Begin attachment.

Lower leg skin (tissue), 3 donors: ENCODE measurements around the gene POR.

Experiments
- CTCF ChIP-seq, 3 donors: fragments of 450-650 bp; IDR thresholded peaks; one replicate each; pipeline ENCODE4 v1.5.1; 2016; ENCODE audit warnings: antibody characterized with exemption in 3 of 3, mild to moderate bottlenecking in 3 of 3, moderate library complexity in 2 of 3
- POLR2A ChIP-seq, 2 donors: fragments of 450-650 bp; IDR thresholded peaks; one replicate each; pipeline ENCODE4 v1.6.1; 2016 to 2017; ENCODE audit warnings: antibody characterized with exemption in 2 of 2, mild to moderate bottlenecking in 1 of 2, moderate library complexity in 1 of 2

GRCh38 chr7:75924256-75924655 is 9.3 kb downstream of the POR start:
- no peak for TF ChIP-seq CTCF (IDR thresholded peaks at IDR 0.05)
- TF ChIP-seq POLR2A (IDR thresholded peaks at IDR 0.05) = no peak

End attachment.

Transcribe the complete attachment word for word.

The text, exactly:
Lower leg skin (tissue), 3 donors: ENCODE measurements around the gene POR.

Experiments
- CTCF ChIP-seq, 3 donors: fragments of 450-650 bp; IDR thresholded peaks; one replicate each; pipeline ENCODE4 v1.5.1; 2016; ENCODE audit warnings: antibody characterized with exemption in 3 of 3, mild to moderate bottlenecking in 3 of 3, moderate library complexity in 2 of 3
- POLR2A ChIP-seq, 2 donors: fragments of 450-650 bp; IDR thresholded peaks; one replicate each; pipeline ENCODE4 v1.6.1; 2016 to 2017; ENCODE audit warnings: antibody characterized with exemption in 2 of 2, mild to moderate bottlenecking in 1 of 2, moderate library complexity in 1 of 2

GRCh38 chr7:75924256-75924655 is 9.3 kb downstream of the POR start:
- no peak for TF ChIP-seq CTCF (IDR thresholded peaks at IDR 0.05)
- TF ChIP-seq POLR2A (IDR thresholded peaks at IDR 0.05) = no peak